I’m watching with growing anxiety the bipartisan march in our national legislature toward derailing talks with Iran. And I’m wondering: is there any possible way to build a constituency for diplomacy?

Because here’s the thing. The antiwar left is overwhelmingly focused on villains at home. This isn’t a purely partisan thing: the left, after all, turned very hard against Lyndon Johnson, who was a more effective advocate for their domestic agenda than any prior president since FDR, or any president since—but obviously the left is going to have a quicker trigger when there’s a Republican in the White House. In a larger sense, though, the big problem is that the antiwar left is a negative force; it isn’t much good at ginning up enthusiasm for any particular action—which is what’s needed to shape the policy environment in advance of the kind of crisis that prompts talk of military action. This was Peter Beinart’s point in his recent piece about the failure of the antiwar left to pay attention to Iran.

Something similar is true on the antiwar right. The antiwar right, like the antiwar left, is much more exercised by adventurism by the opposing party, though there was some fringe dissent during both the Bush I and Bush II years. But the larger problem is that the antiwar right is, again, reactive, a negative force. It’s against wars that are “not in the national interest” or that involve “nation-building,” but again, that’s a negative perspective that only comes into play once there’s already a real prospect of conflict.

Moreover, both antiwar factions have difficulty advocating for diplomatic engagement for another reason. The antiwar left has fundamental doubts about the integrity of American power. But diplomatic engagement requires a comfort with that power, and understanding of its uses and its limits. The antiwar right, meanwhile, has fundamental doubts about the legitimacy of limits on national sovereignty and freedom of action. But diplomatic engagement, again, requires comfort with the architecture of international relations, which is buttressed all over with liberal internationalist structures of one sort or another.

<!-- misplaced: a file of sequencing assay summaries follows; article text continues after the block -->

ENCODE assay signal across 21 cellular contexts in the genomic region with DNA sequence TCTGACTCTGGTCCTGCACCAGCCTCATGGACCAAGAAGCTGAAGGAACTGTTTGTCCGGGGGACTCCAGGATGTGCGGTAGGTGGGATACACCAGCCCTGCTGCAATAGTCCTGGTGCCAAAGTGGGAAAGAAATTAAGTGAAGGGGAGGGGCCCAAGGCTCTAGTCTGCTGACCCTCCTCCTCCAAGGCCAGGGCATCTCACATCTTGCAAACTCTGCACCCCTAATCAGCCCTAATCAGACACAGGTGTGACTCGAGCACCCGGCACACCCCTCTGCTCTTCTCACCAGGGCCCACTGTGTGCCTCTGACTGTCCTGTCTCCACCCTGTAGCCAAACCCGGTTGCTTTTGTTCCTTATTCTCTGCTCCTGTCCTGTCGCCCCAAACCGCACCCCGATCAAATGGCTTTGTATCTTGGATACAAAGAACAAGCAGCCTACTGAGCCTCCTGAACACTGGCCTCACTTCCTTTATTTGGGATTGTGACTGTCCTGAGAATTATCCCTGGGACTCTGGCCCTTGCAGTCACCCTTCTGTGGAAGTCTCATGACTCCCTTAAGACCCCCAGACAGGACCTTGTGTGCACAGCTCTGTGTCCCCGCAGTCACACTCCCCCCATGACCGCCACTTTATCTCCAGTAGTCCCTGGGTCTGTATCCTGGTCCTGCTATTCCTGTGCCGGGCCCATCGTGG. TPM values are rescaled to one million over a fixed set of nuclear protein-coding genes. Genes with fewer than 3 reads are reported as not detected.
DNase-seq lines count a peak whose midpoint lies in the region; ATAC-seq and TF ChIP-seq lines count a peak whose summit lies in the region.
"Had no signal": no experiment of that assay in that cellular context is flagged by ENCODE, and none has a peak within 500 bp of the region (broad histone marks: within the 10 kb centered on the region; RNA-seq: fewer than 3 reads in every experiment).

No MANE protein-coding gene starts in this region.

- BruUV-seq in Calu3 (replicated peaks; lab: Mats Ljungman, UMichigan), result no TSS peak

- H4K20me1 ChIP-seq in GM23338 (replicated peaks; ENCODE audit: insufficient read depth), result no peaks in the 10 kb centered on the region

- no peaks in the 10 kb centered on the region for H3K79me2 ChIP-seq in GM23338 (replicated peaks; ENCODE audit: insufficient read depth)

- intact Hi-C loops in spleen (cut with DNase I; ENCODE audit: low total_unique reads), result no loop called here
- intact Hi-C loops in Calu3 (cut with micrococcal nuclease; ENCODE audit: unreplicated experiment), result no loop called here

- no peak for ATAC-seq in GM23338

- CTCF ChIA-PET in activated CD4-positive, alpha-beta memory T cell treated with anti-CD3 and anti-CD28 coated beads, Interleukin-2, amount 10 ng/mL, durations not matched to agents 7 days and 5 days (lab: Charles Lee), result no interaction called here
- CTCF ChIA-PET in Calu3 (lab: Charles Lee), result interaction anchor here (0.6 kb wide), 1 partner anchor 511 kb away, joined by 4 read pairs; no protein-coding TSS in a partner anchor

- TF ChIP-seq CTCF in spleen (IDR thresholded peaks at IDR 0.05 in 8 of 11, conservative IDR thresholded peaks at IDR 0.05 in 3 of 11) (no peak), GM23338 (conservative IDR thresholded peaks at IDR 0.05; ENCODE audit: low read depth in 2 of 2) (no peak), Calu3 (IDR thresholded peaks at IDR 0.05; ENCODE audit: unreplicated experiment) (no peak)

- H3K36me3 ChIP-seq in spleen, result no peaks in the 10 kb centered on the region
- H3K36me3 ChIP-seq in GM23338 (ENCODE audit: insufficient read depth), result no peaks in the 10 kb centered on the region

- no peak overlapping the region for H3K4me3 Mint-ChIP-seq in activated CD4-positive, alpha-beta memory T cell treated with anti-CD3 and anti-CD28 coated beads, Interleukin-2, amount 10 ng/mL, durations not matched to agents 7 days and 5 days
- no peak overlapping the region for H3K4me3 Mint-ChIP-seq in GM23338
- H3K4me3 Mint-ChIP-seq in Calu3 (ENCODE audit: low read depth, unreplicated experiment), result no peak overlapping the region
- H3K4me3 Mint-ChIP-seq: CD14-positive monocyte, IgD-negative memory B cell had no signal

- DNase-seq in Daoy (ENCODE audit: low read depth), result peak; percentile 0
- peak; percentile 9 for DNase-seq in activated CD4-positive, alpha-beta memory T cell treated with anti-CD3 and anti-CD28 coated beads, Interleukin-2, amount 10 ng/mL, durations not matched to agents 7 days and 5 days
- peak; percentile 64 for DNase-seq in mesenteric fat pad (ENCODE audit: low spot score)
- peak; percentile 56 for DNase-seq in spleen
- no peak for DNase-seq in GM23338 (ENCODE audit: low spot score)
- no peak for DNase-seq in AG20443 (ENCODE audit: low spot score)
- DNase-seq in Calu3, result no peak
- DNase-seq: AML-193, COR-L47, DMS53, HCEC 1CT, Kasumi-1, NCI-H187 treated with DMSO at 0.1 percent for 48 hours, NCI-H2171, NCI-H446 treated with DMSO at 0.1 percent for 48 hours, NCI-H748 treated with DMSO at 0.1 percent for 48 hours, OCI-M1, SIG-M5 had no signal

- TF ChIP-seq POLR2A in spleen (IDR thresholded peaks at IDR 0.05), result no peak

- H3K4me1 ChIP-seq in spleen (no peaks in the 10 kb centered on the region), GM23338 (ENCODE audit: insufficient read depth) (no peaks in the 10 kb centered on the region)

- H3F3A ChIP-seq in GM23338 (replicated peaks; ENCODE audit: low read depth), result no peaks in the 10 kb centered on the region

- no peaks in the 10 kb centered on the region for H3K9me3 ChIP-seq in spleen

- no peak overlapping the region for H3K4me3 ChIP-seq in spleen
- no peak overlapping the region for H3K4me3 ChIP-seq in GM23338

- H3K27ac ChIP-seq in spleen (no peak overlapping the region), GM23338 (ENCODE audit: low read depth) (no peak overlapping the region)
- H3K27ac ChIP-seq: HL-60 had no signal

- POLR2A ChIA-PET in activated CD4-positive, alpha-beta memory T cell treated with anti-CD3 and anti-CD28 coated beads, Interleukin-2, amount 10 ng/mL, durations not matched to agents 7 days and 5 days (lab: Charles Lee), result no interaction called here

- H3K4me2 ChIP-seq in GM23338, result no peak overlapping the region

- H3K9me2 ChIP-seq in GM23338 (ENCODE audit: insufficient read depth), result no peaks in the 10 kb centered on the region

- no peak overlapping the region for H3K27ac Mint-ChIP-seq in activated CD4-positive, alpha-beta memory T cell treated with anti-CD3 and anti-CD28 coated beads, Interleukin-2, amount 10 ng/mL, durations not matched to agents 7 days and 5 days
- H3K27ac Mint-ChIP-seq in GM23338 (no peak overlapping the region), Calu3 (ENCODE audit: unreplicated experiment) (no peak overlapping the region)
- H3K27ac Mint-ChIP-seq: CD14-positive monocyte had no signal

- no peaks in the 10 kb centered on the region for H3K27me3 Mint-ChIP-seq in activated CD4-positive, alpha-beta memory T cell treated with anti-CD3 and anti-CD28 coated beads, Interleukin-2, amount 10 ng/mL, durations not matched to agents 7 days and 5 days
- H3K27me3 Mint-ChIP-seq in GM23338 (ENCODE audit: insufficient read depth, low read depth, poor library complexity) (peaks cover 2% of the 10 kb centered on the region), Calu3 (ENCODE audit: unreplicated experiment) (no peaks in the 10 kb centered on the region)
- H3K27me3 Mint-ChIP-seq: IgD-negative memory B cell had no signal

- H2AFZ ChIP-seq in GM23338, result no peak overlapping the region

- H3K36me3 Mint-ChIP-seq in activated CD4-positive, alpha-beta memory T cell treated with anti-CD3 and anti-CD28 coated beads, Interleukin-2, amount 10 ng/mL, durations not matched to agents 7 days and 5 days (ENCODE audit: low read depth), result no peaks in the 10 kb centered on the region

As a consequence, it’s very difficult for the antiwar constituencies in the two parties (and outside of either) to work together for a foreign policy that is more restrained in its use of force. Which means that right now, both Democrats and Republicans in the Senate and the House of Representatives are pushing legislation that pretty much everyone involved in the diplomatic process understands is designed to make a diplomatic solution much less likely.

In the absence of a diplomatic solution, the arguments for military action will get louder and stronger. But the substantial majority who oppose war, and the large minority who oppose it fiercely, are basically having almost no effect on the debate over the diplomatic process.

I don’t know what there is to do about that. But it troubles me greatly.